The present invention discloses a dual-port SRAM cell structure. In one embodiment of the invention, the cell structure, includes a first inverter area where a first inverter is constructed on a semiconductor substrate; a second inverter area where a second inverter is constructed on the semiconductor substrate, the first and second inverters being cross-coupled to form one or more data stage nodes for latching a value; and a first pass gate transistor area where a first write port pass gate transistor and a first read port pass gate transistor share a first oxide defined region for balancing device performances thereof. The first write port pass gate transistor and the first read port pass gate transistor are coupled to the data storage nodes for selectively reading or writing a value therefrom or thereinto.

The construction and method of operation of the invention, however, together with additional objects and advantages thereof will be best understood from the following description of specific embodiments when read in connection with the accompanying drawings.

BRIEF DESCRIPTION OF THE DRAWINGS

FIG. 1 schematically illustrates a conventional dual-port SRAM cell.

FIG. 2 schematically illustrates a layout diagram of the conventional dual-port SRAM cell on the substrate level.

FIG. 3 schematically illustrates a layout diagram of the conventional dual-port SRAM cell, including the substrate level and the first metallization level.

FIG. 4 schematically illustrates a dual-port SRAM cell in accordance with one embodiment of the present invention.

FIG. 5 illustrates a layout diagram of the proposed dual-port SRAM cell on the substrate level in accordance with one embodiment of the present invention.

FIG. 6 illustrates a layout diagram of the proposed dual-port SRAM cell, including the substrate level and the first metallization level, in accordance with one embodiment of the present invention.

FIG. 7 illustrates a layout diagram of the proposed dual-port SRAM cell, including the substrate level, the first metallization level and the second metallization level, in accordance with one embodiment of the present invention.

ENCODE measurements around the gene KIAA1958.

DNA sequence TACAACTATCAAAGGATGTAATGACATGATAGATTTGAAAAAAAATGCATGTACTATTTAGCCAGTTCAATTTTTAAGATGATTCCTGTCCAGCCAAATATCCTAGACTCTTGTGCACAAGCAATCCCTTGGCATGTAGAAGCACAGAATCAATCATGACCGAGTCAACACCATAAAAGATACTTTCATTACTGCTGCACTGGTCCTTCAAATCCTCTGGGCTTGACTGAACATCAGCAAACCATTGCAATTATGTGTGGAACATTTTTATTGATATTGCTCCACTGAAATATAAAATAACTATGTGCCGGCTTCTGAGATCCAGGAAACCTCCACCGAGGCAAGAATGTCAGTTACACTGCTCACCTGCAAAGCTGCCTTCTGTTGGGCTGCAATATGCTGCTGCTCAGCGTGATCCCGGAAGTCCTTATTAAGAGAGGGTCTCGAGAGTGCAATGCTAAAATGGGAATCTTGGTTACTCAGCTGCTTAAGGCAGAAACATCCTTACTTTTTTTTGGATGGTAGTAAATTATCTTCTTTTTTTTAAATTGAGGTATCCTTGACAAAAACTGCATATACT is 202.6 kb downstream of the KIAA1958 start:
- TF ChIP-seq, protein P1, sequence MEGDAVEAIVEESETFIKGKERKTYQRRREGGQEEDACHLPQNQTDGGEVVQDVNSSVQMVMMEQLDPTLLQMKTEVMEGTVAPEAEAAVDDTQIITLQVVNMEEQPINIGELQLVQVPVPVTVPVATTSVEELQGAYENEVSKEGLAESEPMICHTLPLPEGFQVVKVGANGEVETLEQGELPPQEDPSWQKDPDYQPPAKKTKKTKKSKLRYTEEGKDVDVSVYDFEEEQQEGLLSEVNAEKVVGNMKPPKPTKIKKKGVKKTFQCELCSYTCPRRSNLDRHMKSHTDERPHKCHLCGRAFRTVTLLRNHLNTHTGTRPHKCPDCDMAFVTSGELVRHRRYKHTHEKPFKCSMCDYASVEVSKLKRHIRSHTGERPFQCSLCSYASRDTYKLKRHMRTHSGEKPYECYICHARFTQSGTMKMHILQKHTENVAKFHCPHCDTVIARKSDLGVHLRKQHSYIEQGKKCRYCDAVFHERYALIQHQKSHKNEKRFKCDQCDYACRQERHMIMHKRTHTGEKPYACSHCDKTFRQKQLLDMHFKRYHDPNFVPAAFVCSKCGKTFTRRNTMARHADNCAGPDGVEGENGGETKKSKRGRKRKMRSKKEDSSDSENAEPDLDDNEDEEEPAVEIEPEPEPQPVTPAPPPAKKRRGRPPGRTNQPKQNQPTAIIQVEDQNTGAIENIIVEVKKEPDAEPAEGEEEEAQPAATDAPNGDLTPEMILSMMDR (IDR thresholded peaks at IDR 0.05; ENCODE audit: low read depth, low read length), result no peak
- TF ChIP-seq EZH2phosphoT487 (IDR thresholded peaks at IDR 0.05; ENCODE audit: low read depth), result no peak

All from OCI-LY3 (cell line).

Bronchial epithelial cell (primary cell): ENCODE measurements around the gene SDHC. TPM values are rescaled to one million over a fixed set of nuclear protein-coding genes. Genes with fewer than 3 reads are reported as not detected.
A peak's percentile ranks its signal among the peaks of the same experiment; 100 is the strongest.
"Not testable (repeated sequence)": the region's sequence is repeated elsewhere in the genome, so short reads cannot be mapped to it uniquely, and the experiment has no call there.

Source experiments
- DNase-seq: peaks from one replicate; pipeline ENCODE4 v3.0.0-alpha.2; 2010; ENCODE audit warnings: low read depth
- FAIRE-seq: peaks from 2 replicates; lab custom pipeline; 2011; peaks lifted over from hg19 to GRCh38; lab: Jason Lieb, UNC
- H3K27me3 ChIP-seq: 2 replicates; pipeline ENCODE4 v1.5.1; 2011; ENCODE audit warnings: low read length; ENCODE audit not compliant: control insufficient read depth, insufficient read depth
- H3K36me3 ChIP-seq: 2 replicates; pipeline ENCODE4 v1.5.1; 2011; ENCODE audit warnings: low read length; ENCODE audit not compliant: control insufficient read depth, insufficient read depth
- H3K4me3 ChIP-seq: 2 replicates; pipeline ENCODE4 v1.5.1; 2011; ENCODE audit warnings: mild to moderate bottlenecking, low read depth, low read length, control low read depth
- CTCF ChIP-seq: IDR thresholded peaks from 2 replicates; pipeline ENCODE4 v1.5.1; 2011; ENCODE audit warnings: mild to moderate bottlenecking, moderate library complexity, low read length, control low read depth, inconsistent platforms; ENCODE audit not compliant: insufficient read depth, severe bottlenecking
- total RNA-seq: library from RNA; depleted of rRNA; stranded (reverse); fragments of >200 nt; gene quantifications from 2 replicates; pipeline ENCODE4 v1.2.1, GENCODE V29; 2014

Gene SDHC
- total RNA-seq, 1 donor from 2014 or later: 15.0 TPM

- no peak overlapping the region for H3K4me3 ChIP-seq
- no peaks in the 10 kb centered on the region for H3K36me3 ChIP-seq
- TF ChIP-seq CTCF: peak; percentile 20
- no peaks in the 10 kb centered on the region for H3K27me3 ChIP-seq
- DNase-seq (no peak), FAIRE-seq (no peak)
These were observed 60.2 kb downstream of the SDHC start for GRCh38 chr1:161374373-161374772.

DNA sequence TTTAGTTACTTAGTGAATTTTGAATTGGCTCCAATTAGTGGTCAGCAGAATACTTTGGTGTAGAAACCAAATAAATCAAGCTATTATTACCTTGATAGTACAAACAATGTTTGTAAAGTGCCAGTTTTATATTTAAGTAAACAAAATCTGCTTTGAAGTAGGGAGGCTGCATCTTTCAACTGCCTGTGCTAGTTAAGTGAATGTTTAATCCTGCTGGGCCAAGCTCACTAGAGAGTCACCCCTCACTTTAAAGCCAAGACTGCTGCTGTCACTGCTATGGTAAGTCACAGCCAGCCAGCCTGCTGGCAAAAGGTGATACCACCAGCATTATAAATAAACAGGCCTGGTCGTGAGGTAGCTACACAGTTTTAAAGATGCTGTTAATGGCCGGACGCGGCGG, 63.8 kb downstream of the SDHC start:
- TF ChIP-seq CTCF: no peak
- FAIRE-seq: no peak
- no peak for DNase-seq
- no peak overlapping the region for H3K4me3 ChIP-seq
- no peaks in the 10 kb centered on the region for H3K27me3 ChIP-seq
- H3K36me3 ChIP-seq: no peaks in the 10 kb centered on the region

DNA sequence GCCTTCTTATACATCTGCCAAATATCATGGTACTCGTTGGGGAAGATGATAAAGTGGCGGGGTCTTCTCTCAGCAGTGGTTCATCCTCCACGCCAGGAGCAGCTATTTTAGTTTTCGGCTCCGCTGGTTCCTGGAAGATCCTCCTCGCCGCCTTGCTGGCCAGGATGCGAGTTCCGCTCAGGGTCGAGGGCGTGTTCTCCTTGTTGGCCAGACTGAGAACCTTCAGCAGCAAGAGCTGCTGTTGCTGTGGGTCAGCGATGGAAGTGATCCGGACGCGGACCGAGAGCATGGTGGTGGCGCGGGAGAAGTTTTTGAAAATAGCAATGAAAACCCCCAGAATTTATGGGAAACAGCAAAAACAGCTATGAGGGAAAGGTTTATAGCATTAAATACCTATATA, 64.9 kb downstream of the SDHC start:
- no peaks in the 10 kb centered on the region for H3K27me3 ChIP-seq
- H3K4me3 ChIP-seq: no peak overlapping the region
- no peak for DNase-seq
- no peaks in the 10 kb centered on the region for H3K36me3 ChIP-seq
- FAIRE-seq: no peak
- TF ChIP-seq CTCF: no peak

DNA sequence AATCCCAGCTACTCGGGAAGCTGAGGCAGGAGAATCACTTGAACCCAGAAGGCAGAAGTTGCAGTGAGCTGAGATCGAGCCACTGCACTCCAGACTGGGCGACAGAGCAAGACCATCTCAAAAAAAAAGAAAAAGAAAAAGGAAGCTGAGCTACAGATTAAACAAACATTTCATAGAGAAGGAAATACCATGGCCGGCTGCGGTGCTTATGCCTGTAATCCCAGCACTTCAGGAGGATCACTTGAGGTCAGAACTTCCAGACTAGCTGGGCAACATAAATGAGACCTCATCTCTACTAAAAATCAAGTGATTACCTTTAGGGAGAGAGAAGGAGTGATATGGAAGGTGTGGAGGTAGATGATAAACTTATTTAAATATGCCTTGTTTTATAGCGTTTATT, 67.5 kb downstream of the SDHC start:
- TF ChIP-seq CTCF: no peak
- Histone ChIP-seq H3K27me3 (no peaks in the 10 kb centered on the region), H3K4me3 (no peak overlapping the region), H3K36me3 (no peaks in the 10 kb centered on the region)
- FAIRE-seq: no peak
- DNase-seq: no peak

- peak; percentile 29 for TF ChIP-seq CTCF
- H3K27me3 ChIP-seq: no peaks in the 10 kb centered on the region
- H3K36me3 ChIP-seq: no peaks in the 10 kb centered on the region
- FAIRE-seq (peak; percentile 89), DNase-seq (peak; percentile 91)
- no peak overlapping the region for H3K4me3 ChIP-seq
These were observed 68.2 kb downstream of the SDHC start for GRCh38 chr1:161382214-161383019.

FIG. 8 schematically illustrates a dual-port SRAM cell in write operation in accordance with one embodiment of the present invention.

FIG. 9 schematically illustrates a dual-port SRAM cell in read operation in accordance with one embodiment of the present invention.

DESCRIPTION

This invention describes a dual-port SRAM cell with improved performance balance and space efficiency. The following merely illustrates the various embodiments of the present invention for purposes of explaining the principles thereof. It is understood that those skilled in the art will be able to devise various equivalents that, although not explicitly described herein, embody the principles of this invention.

FIG. 4 schematically illustrates a dual-port SRAM cell 400 in accordance with one embodiment of the present invention. The cell 400 includes two cross-coupled inverters 402 and 404. The inverter 402 is comprised of a pull-up PMOS transistor 406 and a pull-down NMOS transistor 408. The inverter 404 is comprised of a pull-up PMOS transistor 410 and a pull-down NMOS transistor 412. The sources of the PMOS transistors 406 and 410 are coupled to a power supply CVdd through a power line. The sources of the NMOS transistors 408 and 412 are coupled to a ground or a complementary power supply Vss through a complementary power line. The gates of PMOS transistor 406 and NMOS transistors 408 are connected together at a node 414, which is further connected to the drains of PMOS transistor 410 and NMOS transistor 412. The gates of PMOS transistor 410 and NMOS transistor 412 are connected together at node 416, which is further connected to the drains of PMOS transistor 406 and NMOS transistor 408. The cross-coupled first and second inverters 402 and 404 function as a latch that stores a value and its complement at the nodes 414 and 416, respectively.

A first write port pass gate transistor 420 is coupled between a write bit line (not shown in this figure) and the node 414. A second write port pass gate transistor 418 is coupled between a write bit line bar (not shown in this figure) and the node 416. A first read port pass gate transistor 422 is coupled between a read port bit line (not shown in this figure) and the node 416. A second read port pass gate transistor 424 is coupled between a second port bit line bar (not shown in the figure) and the node 414. The gates of pass gate transistors 418, 420, 422 and 424 are controlled by the same word line WL.

FIG. 5 illustrates a layout diagram 500 of the proposed dual-port SRAM cell on the substrate level in accordance with one embodiment of the present invention. Referring to FIG. 4 and FIG. 5 simultaneously, the write port pass gate transistors 418 and the read port pass gate transistor 422 share the same gate conductive line 502 over an oxide defined area 504. A gate conductive line 501 is disposed over the oxide defined area 504 and 503, and defines the pull-down NMOS transistor 408 and the pull-up PMOS transistor 406, respectively. Similarly, the write port pass gate transistors 420 and the read port pass gate transistor 424 share the same gate conductive line 506 over an oxide defined area 508. A gate conductive line 510 is disposed over the oxide defined area 508 and 512, and defines the pull-down NMOS transistor 412 and the pull-up PMOS transistor 410, respectively.